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Art on the streets…

Yogyakarta is known as one of the artistic hubs of the Indonesian achaepelego. Coming from a very artsy background (mostly in theatre and writing) I fell in love with the city straight away. But late on friday night, as I was making my way through the busy nightlife to my bed I stumbled across a piece of art that has changed the very fabric of my being.

As I was weaving through people I came across a clearing in the crowds right on the edge of a busy road. There was a group of women and young girls playing drums and humming in low melodic voices. It was creepy. I stopped to watch.

Fire eater

A man was standing in the middle of the clearing with fire sticks and he proceeded to eat fire, one after another, swallowing the bright red flames and coughing out smoke. I was suitably impressed and as I was about to turn away three little boys came into the circle. These little boys looked as if they were in a trance, and the behaviour that followed was to this day the most incredible, disturbing and affecting pieces of street theatre that I have ever seen.

The little boys ate fire, breathed fire and danced in circles around eachother. One little boy was tied up in fabric and rope so he could only jump from corner to corner to the music. His little body completely imobilised, his eyes dull and damp with the night air. I was concerned for him. I was intriged by him. And so I stayed.

The men whipped the boys with enormous cracking whips and the boys filled their mouths with gasoline and breathed giant flames across the night sky. I shuddered as the coughed and spluttered the toxic fuel onto the floor. I watched as the little boy removed himself from his tight wrapping like a magician. I watched as a man contorted his body into a small ring and was rolled around the circle. I watched as a much smaller boy sat with the women, watching his father and brothers at work. I watched as this little boy wandered onto the stage and into the crowd, the father going to rescue him, picking him up gently and kissing his soft baby face before placing him back with his mother.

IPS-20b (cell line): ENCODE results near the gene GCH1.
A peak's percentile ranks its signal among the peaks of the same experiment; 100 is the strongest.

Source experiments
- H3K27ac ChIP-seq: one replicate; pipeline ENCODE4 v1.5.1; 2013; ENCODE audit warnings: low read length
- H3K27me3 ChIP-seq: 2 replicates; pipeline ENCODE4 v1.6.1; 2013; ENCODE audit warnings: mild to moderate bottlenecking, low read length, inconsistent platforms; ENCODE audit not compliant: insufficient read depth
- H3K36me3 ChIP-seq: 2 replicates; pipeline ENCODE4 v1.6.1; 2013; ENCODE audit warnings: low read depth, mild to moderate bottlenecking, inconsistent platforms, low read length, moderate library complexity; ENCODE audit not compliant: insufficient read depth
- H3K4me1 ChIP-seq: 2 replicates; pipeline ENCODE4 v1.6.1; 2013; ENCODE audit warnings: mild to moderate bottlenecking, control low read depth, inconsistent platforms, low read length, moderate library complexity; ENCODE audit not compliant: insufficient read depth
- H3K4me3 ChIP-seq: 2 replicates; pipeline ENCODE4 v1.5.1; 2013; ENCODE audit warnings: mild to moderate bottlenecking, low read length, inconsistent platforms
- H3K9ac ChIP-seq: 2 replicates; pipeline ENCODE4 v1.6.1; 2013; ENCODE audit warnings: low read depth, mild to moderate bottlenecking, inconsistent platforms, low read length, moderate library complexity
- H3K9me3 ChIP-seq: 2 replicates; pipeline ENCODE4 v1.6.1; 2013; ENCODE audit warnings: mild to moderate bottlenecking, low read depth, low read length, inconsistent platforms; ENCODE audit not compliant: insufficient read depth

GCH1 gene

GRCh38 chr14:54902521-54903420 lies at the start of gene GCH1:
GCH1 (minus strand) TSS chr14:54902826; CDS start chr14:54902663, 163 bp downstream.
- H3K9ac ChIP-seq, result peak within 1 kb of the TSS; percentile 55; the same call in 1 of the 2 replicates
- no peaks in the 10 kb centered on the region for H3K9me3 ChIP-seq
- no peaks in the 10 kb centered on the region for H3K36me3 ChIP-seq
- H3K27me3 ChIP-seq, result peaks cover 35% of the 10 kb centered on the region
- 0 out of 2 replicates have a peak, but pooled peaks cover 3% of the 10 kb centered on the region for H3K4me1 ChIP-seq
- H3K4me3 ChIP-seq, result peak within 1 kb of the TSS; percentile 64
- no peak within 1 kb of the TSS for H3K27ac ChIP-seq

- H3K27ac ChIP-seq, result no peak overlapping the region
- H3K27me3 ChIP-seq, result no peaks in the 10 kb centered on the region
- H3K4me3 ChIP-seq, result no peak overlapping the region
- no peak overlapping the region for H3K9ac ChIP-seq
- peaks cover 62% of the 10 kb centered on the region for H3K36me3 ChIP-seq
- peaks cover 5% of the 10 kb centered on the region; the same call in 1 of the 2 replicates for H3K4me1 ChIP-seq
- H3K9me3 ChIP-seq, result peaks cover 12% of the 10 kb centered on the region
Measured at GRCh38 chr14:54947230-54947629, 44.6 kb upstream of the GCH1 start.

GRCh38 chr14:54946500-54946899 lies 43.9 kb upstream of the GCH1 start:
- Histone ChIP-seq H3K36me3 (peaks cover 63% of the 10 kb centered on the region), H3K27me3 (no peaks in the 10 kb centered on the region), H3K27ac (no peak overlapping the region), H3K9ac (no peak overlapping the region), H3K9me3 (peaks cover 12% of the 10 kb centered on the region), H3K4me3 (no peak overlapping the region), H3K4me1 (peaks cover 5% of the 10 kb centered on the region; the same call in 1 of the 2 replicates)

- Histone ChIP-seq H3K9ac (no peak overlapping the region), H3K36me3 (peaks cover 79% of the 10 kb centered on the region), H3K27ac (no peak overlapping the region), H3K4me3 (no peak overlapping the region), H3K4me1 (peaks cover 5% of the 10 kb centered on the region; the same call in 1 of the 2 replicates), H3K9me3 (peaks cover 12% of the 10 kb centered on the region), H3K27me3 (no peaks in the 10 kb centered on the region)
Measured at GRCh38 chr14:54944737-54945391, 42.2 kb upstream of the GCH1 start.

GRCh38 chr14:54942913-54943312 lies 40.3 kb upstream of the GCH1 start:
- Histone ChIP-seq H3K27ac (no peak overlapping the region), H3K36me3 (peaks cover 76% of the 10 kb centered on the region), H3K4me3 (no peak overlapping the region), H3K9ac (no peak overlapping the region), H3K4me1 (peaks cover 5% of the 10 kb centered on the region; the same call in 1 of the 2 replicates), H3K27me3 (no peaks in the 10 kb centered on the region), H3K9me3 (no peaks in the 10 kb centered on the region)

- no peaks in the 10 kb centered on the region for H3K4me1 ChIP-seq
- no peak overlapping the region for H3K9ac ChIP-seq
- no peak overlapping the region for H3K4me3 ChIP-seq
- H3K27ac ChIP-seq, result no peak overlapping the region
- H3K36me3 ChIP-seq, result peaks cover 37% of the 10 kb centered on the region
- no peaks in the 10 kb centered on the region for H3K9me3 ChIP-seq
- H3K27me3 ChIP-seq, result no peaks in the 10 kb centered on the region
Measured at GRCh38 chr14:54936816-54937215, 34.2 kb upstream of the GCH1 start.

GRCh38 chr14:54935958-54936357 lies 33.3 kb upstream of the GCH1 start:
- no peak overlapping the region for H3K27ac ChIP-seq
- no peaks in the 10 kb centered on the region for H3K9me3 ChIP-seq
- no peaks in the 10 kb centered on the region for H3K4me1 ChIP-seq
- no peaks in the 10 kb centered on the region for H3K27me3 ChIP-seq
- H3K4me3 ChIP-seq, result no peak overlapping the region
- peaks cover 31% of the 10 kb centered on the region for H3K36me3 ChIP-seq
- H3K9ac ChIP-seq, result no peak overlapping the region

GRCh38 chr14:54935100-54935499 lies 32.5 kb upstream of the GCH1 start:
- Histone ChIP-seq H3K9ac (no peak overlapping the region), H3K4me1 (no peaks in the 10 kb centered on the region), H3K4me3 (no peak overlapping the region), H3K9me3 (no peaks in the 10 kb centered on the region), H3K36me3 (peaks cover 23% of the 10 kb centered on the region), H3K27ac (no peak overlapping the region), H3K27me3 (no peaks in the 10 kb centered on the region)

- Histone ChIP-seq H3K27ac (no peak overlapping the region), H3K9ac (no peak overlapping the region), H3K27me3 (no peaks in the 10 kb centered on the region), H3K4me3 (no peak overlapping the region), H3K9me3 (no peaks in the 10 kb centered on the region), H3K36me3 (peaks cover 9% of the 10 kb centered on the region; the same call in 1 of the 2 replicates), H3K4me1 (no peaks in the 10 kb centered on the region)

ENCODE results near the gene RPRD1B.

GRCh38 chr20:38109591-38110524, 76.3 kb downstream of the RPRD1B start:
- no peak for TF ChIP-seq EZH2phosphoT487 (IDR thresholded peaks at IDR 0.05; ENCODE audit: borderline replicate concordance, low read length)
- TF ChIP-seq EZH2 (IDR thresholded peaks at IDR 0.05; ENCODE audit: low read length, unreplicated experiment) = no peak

I watched as the man brought the boy who had been tied up right up to my face. This little boys eyes danced in the firelight but there was no one inside. The father brought out a bowl full of glass and offered it to me, asking me to put the glass in the boys mouth. I couldn’t do it. But others did. I watched as the boy chewed and swallowed broken lighbulbs as the father held him by the hair. He was rough with him, but gentle as well, it was a show after all. He then poured water into the boys mouth to help him swallow.

such a little boy

Two boys in large masks danced and did acrobatics in time to the trance music that was coming from the voices of the women. I was in trance too. I had tears in my eyes watching these children. I had fire in my heart. I wanted to know more. I wanted to see more I didn’t want to watch.

At the end of the show after the boys were doused in gas and exhausted… they lay on the ground and fell into a deep sleep. The men picked the boys up and lay them on blankets. Even after the money had been collected and the crowds had dispersed I sat in the shadows and watched these children. I watched them sleep soundly. One woke, his eyes alive again, looked around and nodded at his father who nodded back. He then curled into a ball and fell into a deep sleep.

There was something about these children, this traditional gypsy art that got inside me and changed me. We talked to a man in the crowd who said this sort of show is very common and the group are nomads, they dont live anywhere, they perform, they make money, they eat, they sleep on the street and then they move on. They perform every night.

There is more to be found out about this group, and when I find it I will share it. I am a part of them now, after seeing them, I will always remember the look on the face of that child as his mouth was full of glass and his shirt was wet with gasoline, his fingers burnt by flames.

Art on the streets, dark, inspiring and powerful and completely unexpected… better than any volcano, better than any temple or festival… was seeing the raw art of theatre, as painful and unfair and unkind it might be, play out before me.

Barefoot and in awe.

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